The first day of college classes each semester was always a little overwhelming. Three new syllabi, $500 worth of dead trees from the bookstore, 8 or 10 handouts, 6 pages of notes (before you realized you didn't really need to take notes), and the realization that for the next 14 weeks, this was your world. The O'Reilly Emerging Tech Conference was like four semester beginnings all rolled into three days. Lots of stuff to think about, digest, explore, etc. Most of all, I feel like this is my world, and not just for the next 14 weeks. I've been given a syllabus to follow; the future is uncertain but the path is clear. Best fucking conference ever.

MetaFilter, Megnut down

posted by Jason Kottke May 17, 2002

Note: MetaFilter, Megnut, A Whole Lotta Nothing and all the other sites hosted on that server are offline for the next 2 days or so because of some Microsoft upgrade snafu. Upside: Matt can get some sleep. (Also, I have no idea why I linked to the sites above. They're down! Duh!)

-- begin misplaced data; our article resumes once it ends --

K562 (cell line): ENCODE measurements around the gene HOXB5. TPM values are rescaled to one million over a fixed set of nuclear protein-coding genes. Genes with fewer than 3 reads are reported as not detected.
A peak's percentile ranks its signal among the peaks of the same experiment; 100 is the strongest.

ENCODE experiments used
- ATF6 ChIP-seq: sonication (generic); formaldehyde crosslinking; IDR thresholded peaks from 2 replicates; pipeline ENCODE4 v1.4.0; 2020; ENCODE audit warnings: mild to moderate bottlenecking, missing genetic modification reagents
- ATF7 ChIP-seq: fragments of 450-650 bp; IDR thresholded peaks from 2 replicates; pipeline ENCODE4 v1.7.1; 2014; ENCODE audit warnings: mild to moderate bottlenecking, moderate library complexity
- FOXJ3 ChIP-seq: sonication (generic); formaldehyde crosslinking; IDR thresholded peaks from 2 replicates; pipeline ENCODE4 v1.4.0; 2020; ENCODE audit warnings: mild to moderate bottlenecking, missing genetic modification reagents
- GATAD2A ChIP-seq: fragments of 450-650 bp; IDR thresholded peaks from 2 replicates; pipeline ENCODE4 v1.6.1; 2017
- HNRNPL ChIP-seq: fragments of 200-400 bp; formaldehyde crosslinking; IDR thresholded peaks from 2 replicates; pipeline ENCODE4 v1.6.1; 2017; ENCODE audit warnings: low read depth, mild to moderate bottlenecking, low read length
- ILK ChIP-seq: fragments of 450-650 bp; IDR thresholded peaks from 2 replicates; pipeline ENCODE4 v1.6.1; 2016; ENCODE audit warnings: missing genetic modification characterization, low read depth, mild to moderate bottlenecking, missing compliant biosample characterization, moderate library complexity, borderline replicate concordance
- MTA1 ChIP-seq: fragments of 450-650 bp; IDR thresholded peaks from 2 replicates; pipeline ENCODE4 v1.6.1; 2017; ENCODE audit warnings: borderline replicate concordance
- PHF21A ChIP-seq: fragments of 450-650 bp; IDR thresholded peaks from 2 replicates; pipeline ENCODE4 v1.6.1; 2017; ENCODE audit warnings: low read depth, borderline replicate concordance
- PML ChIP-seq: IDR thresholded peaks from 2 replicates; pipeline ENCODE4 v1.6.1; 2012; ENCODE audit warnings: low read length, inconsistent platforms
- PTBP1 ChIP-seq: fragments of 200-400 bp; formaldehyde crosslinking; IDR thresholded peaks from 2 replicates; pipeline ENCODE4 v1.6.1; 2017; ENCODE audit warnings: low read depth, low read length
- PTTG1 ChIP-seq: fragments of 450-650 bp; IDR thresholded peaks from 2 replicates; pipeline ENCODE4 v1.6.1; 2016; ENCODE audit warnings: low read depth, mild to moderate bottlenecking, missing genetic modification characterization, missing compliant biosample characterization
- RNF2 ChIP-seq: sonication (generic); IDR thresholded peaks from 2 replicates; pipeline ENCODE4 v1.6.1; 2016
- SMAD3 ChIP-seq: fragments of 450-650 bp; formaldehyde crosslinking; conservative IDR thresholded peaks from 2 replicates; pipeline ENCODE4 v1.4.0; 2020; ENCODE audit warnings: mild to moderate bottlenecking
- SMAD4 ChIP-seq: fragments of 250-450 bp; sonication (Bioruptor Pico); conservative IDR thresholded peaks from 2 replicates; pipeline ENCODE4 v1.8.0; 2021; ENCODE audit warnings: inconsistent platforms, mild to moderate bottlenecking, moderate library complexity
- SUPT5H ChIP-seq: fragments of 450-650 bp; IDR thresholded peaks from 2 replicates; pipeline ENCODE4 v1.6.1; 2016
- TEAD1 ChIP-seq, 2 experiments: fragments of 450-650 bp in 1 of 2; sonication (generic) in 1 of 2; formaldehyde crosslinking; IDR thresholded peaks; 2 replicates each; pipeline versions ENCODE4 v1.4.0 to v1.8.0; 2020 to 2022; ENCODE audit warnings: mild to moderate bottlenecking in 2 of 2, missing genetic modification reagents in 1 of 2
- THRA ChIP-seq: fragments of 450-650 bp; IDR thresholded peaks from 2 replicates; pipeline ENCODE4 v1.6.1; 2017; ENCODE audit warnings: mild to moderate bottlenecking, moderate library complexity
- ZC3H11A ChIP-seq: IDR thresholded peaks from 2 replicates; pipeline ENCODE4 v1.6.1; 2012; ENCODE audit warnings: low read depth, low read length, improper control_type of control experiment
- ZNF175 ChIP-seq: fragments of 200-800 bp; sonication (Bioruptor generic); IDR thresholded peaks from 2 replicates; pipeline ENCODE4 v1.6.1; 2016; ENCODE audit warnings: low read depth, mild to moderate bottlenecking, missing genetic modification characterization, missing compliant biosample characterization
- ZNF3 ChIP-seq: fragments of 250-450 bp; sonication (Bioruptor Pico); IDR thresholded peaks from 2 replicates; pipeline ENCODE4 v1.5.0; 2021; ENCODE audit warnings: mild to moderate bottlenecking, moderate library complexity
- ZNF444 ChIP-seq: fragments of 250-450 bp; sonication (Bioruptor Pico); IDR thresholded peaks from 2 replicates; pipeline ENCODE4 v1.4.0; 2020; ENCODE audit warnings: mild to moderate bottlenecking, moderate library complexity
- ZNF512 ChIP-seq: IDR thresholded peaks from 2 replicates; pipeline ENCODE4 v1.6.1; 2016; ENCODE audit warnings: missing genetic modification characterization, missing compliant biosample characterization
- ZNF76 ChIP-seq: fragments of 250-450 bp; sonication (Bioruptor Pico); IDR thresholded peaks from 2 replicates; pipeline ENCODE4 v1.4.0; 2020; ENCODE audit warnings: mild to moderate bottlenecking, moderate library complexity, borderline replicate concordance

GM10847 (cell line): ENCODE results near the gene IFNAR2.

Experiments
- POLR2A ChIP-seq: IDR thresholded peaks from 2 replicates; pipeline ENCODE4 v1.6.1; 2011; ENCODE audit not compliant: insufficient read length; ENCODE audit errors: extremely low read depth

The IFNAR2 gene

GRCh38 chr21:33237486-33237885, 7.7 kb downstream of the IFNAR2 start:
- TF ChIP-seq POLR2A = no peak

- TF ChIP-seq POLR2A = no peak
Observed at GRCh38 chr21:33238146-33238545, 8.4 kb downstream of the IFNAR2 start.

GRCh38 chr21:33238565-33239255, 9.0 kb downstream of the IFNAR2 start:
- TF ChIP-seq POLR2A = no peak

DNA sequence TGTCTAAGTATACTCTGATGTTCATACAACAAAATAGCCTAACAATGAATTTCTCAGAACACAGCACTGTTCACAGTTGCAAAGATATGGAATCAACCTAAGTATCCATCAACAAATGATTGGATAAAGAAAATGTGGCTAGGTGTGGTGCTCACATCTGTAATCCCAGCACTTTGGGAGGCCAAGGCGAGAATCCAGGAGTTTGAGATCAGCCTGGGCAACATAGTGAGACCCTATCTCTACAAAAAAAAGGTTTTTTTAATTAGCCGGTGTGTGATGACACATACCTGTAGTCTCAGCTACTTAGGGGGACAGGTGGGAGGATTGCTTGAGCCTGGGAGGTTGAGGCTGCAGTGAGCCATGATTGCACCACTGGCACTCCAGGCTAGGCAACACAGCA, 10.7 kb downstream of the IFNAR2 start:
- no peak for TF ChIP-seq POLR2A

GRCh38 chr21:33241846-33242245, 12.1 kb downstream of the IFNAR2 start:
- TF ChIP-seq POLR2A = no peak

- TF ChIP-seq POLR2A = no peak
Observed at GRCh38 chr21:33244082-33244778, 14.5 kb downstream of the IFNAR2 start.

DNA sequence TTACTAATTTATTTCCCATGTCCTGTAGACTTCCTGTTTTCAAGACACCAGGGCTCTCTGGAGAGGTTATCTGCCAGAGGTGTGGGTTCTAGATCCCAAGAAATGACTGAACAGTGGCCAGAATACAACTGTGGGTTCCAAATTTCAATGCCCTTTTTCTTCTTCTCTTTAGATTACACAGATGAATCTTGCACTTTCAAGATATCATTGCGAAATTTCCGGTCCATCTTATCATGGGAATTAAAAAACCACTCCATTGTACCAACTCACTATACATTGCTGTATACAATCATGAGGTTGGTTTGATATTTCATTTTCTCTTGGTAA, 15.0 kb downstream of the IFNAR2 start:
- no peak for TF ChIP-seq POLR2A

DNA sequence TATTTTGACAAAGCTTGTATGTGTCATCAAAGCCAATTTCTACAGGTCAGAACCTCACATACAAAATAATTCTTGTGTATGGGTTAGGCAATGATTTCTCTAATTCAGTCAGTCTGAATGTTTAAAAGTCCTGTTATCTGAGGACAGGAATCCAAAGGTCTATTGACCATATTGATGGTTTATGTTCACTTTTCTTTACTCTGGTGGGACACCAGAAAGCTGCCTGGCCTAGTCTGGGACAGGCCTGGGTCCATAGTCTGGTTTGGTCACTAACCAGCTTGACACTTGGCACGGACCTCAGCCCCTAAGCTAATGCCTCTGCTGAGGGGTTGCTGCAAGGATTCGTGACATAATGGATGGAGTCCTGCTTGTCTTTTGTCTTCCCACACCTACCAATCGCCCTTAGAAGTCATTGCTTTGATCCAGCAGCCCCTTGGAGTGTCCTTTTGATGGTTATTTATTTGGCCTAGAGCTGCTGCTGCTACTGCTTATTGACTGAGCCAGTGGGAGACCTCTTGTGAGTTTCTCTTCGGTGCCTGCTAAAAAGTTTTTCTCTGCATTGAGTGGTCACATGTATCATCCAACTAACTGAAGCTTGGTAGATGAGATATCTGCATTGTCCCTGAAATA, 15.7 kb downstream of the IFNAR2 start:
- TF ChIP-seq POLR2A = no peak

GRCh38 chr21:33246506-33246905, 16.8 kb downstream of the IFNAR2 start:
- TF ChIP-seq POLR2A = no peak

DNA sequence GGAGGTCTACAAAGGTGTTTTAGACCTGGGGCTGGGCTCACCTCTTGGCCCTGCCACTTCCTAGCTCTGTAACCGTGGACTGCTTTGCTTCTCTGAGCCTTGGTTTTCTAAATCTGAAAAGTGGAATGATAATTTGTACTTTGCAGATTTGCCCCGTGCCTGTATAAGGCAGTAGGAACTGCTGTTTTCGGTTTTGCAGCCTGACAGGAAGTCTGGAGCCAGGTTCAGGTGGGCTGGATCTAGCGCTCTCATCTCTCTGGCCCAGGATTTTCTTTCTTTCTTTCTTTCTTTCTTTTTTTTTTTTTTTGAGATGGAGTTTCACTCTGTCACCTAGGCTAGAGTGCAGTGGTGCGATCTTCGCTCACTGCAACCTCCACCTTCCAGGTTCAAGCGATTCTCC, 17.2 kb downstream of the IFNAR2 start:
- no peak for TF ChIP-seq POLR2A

Brain melt

posted by Jason Kottke May 15, 2002

I'm not quite lucid here, not having had much sleep and the conference whizzing by a light speed with a lot of mass, but this is, without doubt, the best conference I've ever been to. Lots of ideas. Lots of notebook writing going on. People are writing thoughts online about different talks and conversations, but I need some time to digest before I can start making sense of it all.

Checking in from the Etech conference

posted by Jason Kottke May 15, 2002

I'm at the O'Reilly Emerging Tech Conference and having a blast. More later. Sleep must. Batteries draining. Daisy, daisy...

My dinner without Andre

posted by Jason Kottke May 15, 2002

Long term project: have dinner with every living Time Person of the Year. One down, many to go.

Nick Sweeney on MetaFilter and Plastic

posted by Jason Kottke May 14, 2002

Today's mini-interview is with Nick Sweeney. You might say Nick has been around the block once or twice when it comes to online culture and community. He's got what the kids call "perspective".